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Tech-Led Slide Fades; Tesla Whipsaws on Earnings: Markets Wrap

Tech-Led Slide Fades; Tesla Whipsaws on Earnings: Markets Wrap

(Bloomberg) -- Wall Street shook off most of the losses driven by a dire sales warning from Microsoft Corp., with stock traders shifting their focus to Tesla Inc.’s earnings report after the closing bell.

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The S&P 500 almost erased a slide that topped 1.5% earlier in the day. In late trading, Elon Musk’s electric-vehicle giant whipsawed as it beat estimates on profit and sales, but missed on cash flow. International Business Machines Corp. delivered an upbeat annual sales forecast while announcing it would eliminate about 1.5% of its global workforce, following similar job cuts by many of its tech peers.

“The push-and-pull of bulls and bears continues, with technology earnings the latest data point to energize the bears, though the positive momentum, continued heavy skepticism of the rally and the attractiveness of several areas of the markets could break equities out to the upside,” said Mark Hackett, chief of investment research at Nationwide.

US stocks are headed for their best January since 2019 driven by expectations that the Federal Reserve will moderate its rate hikes. The equity rebound came just as the economy is headed for a downturn — setting the stage for a selloff, JPMorgan Chase & Co.’s Marko Kolanovic told CNBC.

Investors should use any rallies to reduce exposure to the equity market, according to Richard Saperstein at Treasury Partners. Slower economic growth caused by the Fed’s tightening and its impact on corporate earnings will likely be priced into stocks over the next several months, he added.

“We have not been impressed with the quality of earnings in recent weeks. Looking forward, margins remain at risk as inflation softens and economic growth slows,” Saperstein noted.

In other corporate news, AT&T Inc. rallied after beating analysts’ profit estimates even as the company’s 2023 outlook came up short of Wall Street targets. Boeing Co. reported a surprise loss to end 2022 — its sixth straight money-losing quarter — as higher costs slowed the planemaker’s recovery even though a late flurry of jet deliveries drove a surge in cash.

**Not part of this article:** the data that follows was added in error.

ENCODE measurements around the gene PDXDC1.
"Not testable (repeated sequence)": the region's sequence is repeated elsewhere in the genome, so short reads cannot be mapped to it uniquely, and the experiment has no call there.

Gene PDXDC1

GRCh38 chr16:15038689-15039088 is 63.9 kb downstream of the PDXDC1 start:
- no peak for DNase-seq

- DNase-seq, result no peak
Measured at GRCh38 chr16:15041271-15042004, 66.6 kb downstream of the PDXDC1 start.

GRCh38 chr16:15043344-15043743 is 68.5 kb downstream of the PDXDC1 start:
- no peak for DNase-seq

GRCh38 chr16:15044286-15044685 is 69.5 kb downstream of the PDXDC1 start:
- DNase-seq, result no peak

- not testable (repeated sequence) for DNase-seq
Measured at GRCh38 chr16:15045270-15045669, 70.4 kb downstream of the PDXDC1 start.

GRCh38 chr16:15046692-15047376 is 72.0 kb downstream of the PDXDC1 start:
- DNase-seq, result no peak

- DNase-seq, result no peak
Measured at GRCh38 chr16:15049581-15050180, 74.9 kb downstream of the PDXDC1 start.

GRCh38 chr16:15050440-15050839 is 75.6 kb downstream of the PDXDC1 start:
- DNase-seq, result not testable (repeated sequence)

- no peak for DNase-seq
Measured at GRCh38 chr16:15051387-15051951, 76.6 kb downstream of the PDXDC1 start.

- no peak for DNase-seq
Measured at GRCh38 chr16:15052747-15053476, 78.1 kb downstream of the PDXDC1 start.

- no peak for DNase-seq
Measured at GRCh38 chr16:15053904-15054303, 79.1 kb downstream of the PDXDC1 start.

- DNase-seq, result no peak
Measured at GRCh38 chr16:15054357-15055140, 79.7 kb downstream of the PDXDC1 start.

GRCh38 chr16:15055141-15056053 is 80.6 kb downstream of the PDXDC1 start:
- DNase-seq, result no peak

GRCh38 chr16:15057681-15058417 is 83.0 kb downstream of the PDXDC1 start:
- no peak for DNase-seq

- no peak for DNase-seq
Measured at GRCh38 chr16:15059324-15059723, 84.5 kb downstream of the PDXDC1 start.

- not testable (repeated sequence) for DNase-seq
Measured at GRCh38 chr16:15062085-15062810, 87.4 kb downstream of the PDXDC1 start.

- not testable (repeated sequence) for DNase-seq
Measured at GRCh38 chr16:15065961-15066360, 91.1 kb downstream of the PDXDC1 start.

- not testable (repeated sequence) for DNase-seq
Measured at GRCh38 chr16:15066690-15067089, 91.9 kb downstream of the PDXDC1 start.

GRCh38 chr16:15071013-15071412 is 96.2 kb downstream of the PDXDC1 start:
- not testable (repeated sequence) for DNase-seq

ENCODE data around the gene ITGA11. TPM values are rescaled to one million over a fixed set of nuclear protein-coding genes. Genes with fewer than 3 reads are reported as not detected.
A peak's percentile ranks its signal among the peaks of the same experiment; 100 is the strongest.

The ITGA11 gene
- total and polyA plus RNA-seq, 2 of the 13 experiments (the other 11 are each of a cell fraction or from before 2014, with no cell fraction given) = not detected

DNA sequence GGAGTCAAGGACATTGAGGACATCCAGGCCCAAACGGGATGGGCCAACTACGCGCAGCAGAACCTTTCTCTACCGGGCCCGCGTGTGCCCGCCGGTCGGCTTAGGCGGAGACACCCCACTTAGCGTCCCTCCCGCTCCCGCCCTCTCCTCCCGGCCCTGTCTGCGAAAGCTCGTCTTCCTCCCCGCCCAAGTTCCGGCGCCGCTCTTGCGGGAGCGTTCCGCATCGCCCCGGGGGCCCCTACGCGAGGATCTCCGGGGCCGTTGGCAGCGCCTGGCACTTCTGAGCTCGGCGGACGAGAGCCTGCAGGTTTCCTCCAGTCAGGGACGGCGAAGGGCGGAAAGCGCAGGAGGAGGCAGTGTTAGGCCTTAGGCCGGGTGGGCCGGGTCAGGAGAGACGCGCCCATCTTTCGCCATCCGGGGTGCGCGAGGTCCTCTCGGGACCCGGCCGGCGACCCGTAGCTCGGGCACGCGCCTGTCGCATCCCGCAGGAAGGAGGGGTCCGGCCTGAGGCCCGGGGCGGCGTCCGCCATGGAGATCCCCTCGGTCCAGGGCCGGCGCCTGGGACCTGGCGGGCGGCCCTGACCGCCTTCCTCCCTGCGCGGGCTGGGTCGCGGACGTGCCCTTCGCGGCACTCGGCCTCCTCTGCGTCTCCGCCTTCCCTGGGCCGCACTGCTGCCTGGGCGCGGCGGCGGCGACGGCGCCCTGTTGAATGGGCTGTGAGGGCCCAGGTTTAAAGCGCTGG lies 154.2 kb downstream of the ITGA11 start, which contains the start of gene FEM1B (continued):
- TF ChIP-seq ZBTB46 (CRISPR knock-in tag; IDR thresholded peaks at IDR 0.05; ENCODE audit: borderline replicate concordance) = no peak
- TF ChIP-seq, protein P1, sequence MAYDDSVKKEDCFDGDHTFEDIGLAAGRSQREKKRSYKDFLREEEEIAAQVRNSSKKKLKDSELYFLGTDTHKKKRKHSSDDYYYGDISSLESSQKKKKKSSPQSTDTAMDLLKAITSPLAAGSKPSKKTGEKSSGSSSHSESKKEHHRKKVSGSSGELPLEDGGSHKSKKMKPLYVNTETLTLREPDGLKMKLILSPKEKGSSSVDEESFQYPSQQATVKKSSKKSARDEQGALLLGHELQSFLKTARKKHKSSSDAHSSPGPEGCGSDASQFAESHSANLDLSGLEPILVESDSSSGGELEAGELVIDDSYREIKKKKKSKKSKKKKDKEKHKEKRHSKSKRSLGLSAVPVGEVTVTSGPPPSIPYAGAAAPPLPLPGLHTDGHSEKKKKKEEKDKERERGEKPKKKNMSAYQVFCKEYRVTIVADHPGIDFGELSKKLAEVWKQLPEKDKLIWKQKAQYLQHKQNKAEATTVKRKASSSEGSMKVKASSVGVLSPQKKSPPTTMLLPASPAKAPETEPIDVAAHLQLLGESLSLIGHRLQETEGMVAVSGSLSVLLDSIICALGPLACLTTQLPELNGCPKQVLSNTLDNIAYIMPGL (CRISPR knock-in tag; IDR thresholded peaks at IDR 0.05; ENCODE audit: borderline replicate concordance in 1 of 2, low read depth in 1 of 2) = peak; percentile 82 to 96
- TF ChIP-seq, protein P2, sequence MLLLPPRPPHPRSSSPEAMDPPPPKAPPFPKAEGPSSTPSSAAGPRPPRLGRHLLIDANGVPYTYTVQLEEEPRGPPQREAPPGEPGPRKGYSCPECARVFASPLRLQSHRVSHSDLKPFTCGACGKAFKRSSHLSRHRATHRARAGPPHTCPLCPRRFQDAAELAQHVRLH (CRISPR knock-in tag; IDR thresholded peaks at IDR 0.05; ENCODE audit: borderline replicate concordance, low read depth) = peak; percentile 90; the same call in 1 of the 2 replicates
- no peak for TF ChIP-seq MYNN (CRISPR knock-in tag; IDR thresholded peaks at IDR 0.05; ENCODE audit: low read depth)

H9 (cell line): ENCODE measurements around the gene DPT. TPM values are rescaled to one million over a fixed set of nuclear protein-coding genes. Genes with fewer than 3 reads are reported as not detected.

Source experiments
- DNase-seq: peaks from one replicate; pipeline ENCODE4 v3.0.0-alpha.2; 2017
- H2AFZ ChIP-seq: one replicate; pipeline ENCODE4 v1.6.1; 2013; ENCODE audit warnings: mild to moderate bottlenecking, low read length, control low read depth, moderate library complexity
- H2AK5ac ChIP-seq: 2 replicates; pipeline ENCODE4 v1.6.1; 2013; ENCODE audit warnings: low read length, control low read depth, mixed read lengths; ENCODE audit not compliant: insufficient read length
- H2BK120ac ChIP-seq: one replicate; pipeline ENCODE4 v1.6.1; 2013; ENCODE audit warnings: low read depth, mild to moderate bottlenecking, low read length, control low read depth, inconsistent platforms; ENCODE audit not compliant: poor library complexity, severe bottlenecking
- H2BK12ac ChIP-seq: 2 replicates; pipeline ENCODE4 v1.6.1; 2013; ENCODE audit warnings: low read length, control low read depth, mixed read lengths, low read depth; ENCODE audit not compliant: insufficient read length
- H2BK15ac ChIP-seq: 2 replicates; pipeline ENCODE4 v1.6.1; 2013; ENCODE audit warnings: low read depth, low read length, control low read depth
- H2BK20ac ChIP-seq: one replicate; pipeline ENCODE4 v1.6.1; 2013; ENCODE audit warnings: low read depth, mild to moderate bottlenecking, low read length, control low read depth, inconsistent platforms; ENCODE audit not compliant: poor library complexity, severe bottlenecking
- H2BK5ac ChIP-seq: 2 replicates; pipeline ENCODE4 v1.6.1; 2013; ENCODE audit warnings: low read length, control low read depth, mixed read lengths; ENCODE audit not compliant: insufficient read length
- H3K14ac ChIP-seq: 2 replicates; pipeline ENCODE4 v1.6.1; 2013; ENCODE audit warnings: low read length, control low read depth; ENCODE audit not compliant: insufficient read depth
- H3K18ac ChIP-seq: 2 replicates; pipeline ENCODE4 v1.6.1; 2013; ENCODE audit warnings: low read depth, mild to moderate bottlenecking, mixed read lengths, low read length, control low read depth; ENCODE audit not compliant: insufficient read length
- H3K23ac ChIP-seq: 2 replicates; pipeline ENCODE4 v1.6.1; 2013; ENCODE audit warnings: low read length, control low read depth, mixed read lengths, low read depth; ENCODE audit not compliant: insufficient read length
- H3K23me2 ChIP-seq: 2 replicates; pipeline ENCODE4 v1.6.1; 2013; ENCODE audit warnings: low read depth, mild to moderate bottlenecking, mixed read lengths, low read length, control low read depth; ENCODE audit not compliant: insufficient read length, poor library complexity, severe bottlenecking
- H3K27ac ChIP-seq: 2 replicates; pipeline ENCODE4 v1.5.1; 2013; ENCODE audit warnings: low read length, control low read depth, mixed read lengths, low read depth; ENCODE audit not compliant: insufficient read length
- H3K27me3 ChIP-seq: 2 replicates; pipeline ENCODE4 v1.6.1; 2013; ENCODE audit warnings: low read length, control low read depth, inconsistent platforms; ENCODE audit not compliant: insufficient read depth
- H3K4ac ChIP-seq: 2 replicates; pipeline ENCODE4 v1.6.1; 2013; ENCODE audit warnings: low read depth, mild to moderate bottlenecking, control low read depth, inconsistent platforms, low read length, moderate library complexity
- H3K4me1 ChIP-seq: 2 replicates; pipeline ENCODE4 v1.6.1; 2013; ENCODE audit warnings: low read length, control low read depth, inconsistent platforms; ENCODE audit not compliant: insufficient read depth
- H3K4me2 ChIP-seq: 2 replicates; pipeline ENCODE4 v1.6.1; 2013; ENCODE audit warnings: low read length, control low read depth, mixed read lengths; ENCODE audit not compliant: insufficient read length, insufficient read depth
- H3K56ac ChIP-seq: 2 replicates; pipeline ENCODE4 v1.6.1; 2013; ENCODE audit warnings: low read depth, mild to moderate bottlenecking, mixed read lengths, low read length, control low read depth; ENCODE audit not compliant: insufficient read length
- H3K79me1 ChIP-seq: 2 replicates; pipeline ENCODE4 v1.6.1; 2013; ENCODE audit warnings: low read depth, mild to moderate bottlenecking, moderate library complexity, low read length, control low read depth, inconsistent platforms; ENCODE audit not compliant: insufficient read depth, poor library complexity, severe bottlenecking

The New York Stock Exchange said a manual error caused wild price swings and trading halts for hundreds of company stocks when the market opened on Tuesday.

The root cause of the issue, which the exchange operator says has been resolved, was tied to the company’s so-called “disaster recovery configuration” at the start of the day. Over 1,300 trades and some 84 stocks were impacted and marked as “aberrant,” NYSE said in an updated statement on its website.

Elsewhere, the loonie fell as the Bank of Canada raised rates for an eighth consecutive and potentially final time — saying it expects to move to the sidelines and weigh the impact of its rapid tightening.

Traders also kept an eye on the latest geopolitical developments.

The US will send Ukraine 31 of its M1 Abrams battle tanks, adding to a German commitment to supply some of its top-line armor and infusing the country with a major new capability as it looks to pry Russian forces from the east.

Key events:

  • Earnings for the week include: American Airlines, Blackstone, Comcast, Diageo, Intel, LVMH Moet Hennessy Louis Vuitton, Mastercard, SAP, Southwest Airlines, Visa (Thursday); American Express, Charter Communications, Chevron, HCA Healthcare (Friday)

  • US fourth-quarter GDP, new home sales, initial jobless claims, Thursday

  • US personal income/spending, PCE deflator, University of Michigan consumer sentiment, pending home sales, Friday

Some of the main moves in markets:


  • The S&P 500 was little changed as of 4 p.m. New York time

  • The Nasdaq 100 fell 0.3%

  • The Dow Jones Industrial Average was little changed

  • The MSCI World index was little changed


  • The Bloomberg Dollar Spot Index fell 0.3%

  • The euro rose 0.2% to $1.0913

  • The British pound rose 0.5% to $1.2396

  • The Japanese yen rose 0.4% to 129.60 per dollar


  • Bitcoin rose 0.1% to $22,928.84

  • Ether fell 1.3% to $1,578.92


  • The yield on 10-year Treasuries was little changed at 3.45%

  • Germany’s 10-year yield was little changed at 2.16%

  • Britain’s 10-year yield declined three basis points to 3.24%


  • West Texas Intermediate crude rose 0.5% to $80.56 a barrel

  • Gold futures rose 0.6% to $1,963.50 an ounce

This story was produced with the assistance of Bloomberg Automation.

--With assistance from Peyton Forte, John McCorry, Vildana Hajric and Isabelle Lee.

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